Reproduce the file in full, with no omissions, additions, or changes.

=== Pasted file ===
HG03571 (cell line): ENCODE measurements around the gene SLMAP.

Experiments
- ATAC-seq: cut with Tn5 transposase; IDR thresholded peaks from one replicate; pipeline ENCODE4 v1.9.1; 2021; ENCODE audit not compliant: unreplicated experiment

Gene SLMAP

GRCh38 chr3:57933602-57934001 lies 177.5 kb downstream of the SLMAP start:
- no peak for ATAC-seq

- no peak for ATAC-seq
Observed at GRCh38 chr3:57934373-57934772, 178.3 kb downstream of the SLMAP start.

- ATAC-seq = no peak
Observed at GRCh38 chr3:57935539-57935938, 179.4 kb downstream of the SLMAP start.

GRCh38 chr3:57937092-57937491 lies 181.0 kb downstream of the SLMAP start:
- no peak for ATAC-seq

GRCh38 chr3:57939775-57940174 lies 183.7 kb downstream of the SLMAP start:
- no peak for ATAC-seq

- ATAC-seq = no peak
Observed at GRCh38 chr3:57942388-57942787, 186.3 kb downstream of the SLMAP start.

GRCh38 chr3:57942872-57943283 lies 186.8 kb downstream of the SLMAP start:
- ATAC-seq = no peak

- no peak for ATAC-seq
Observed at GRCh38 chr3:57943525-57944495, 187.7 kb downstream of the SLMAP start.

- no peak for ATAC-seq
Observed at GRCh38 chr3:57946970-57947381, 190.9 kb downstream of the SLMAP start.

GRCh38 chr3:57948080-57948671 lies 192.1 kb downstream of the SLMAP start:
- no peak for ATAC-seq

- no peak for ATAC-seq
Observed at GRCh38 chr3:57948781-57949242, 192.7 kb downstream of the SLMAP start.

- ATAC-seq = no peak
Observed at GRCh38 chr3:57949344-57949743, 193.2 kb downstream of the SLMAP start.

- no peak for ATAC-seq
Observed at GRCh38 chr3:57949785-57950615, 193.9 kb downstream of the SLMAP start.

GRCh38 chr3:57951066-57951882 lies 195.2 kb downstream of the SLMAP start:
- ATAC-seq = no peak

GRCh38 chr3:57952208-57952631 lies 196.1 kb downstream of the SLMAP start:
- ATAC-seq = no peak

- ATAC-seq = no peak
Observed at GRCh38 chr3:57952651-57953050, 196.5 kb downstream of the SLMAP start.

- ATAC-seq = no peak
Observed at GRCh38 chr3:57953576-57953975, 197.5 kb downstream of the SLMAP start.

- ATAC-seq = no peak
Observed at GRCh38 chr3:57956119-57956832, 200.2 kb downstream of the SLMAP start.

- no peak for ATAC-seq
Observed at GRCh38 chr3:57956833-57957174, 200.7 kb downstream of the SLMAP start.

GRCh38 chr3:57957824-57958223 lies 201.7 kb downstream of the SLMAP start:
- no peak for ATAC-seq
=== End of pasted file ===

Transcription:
HG03571 (cell line): ENCODE measurements around the gene SLMAP.

Experiments
- ATAC-seq: cut with Tn5 transposase; IDR thresholded peaks from one replicate; pipeline ENCODE4 v1.9.1; 2021; ENCODE audit not compliant: unreplicated experiment

Gene SLMAP

GRCh38 chr3:57933602-57934001 lies 177.5 kb downstream of the SLMAP start:
- no peak for ATAC-seq

- no peak for ATAC-seq
Observed at GRCh38 chr3:57934373-57934772, 178.3 kb downstream of the SLMAP start.

- ATAC-seq = no peak
Observed at GRCh38 chr3:57935539-57935938, 179.4 kb downstream of the SLMAP start.

GRCh38 chr3:57937092-57937491 lies 181.0 kb downstream of the SLMAP start:
- no peak for ATAC-seq

GRCh38 chr3:57939775-57940174 lies 183.7 kb downstream of the SLMAP start:
- no peak for ATAC-seq

- ATAC-seq = no peak
Observed at GRCh38 chr3:57942388-57942787, 186.3 kb downstream of the SLMAP start.

GRCh38 chr3:57942872-57943283 lies 186.8 kb downstream of the SLMAP start:
- ATAC-seq = no peak

- no peak for ATAC-seq
Observed at GRCh38 chr3:57943525-57944495, 187.7 kb downstream of the SLMAP start.

- no peak for ATAC-seq
Observed at GRCh38 chr3:57946970-57947381, 190.9 kb downstream of the SLMAP start.

GRCh38 chr3:57948080-57948671 lies 192.1 kb downstream of the SLMAP start:
- no peak for ATAC-seq

- no peak for ATAC-seq
Observed at GRCh38 chr3:57948781-57949242, 192.7 kb downstream of the SLMAP start.

- ATAC-seq = no peak
Observed at GRCh38 chr3:57949344-57949743, 193.2 kb downstream of the SLMAP start.

- no peak for ATAC-seq
Observed at GRCh38 chr3:57949785-57950615, 193.9 kb downstream of the SLMAP start.

GRCh38 chr3:57951066-57951882 lies 195.2 kb downstream of the SLMAP start:
- ATAC-seq = no peak

GRCh38 chr3:57952208-57952631 lies 196.1 kb downstream of the SLMAP start:
- ATAC-seq = no peak

- ATAC-seq = no peak
Observed at GRCh38 chr3:57952651-57953050, 196.5 kb downstream of the SLMAP start.

- ATAC-seq = no peak
Observed at GRCh38 chr3:57953576-57953975, 197.5 kb downstream of the SLMAP start.

- ATAC-seq = no peak
Observed at GRCh38 chr3:57956119-57956832, 200.2 kb downstream of the SLMAP start.

- no peak for ATAC-seq
Observed at GRCh38 chr3:57956833-57957174, 200.7 kb downstream of the SLMAP start.

GRCh38 chr3:57957824-57958223 lies 201.7 kb downstream of the SLMAP start:
- no peak for ATAC-seq